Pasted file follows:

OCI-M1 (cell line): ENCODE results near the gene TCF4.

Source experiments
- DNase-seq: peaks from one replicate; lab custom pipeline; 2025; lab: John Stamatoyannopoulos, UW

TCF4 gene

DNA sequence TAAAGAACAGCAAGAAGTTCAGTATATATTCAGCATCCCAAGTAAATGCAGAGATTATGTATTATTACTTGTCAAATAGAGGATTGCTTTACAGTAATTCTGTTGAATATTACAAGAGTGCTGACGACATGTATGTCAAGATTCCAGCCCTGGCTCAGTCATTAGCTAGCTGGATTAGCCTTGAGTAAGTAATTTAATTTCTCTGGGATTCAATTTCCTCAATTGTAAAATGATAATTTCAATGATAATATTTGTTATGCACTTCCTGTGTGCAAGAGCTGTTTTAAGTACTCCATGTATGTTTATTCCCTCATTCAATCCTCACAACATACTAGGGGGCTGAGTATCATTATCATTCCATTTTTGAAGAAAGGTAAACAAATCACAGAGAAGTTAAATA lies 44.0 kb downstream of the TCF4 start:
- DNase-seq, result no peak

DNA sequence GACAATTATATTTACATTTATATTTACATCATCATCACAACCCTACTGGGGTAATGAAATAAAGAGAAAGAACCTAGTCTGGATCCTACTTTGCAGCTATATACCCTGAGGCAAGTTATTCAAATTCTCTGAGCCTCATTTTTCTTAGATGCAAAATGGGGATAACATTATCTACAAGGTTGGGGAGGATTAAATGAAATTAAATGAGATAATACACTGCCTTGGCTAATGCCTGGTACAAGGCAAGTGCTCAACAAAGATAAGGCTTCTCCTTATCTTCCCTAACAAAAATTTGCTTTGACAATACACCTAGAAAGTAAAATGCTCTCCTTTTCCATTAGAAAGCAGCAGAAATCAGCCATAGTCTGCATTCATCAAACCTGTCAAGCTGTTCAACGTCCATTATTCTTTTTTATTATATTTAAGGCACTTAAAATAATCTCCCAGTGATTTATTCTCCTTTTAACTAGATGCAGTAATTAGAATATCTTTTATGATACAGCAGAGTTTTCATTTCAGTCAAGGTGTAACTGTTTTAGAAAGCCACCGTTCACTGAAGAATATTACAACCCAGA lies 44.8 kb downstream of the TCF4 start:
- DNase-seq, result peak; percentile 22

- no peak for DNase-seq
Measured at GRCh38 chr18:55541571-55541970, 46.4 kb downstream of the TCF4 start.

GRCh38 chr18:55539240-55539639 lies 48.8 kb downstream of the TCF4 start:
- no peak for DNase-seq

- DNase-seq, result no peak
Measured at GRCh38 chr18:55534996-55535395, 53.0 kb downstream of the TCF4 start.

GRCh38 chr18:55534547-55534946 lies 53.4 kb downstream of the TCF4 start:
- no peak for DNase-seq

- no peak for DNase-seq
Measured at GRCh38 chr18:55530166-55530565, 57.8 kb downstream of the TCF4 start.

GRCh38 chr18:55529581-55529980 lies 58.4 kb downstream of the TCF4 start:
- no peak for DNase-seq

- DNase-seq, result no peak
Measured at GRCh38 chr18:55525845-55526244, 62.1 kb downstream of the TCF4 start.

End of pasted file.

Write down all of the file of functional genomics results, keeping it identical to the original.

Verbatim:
OCI-M1 (cell line): ENCODE results near the gene TCF4.

Source experiments
- DNase-seq: peaks from one replicate; lab custom pipeline; 2025; lab: John Stamatoyannopoulos, UW

TCF4 gene

DNA sequence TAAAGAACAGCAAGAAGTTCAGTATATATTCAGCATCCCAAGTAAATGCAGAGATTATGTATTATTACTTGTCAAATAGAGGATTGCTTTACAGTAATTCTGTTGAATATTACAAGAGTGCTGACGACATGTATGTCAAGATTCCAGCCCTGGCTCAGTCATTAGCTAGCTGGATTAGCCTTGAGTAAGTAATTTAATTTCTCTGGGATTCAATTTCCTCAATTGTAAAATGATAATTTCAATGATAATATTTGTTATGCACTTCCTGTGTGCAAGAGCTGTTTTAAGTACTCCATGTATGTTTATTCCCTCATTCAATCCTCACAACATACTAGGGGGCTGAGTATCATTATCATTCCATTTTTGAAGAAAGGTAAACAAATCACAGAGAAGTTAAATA lies 44.0 kb downstream of the TCF4 start:
- DNase-seq, result no peak

DNA sequence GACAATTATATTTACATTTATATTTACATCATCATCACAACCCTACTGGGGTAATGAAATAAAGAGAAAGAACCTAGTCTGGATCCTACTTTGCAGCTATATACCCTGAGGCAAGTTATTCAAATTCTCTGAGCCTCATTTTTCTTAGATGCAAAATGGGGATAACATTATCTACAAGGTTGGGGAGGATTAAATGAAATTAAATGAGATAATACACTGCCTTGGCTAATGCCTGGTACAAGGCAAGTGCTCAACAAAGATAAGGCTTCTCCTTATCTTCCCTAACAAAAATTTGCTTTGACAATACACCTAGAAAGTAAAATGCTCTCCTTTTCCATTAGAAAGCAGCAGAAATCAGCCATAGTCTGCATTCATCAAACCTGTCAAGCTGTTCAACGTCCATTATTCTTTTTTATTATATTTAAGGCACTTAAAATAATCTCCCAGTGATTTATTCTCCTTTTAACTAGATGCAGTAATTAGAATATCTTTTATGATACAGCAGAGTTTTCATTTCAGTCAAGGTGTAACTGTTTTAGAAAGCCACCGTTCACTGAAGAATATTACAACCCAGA lies 44.8 kb downstream of the TCF4 start:
- DNase-seq, result peak; percentile 22

- no peak for DNase-seq
Measured at GRCh38 chr18:55541571-55541970, 46.4 kb downstream of the TCF4 start.

GRCh38 chr18:55539240-55539639 lies 48.8 kb downstream of the TCF4 start:
- no peak for DNase-seq

- DNase-seq, result no peak
Measured at GRCh38 chr18:55534996-55535395, 53.0 kb downstream of the TCF4 start.

GRCh38 chr18:55534547-55534946 lies 53.4 kb downstream of the TCF4 start:
- no peak for DNase-seq

- no peak for DNase-seq
Measured at GRCh38 chr18:55530166-55530565, 57.8 kb downstream of the TCF4 start.

GRCh38 chr18:55529581-55529980 lies 58.4 kb downstream of the TCF4 start:
- no peak for DNase-seq

- DNase-seq, result no peak
Measured at GRCh38 chr18:55525845-55526244, 62.1 kb downstream of the TCF4 start.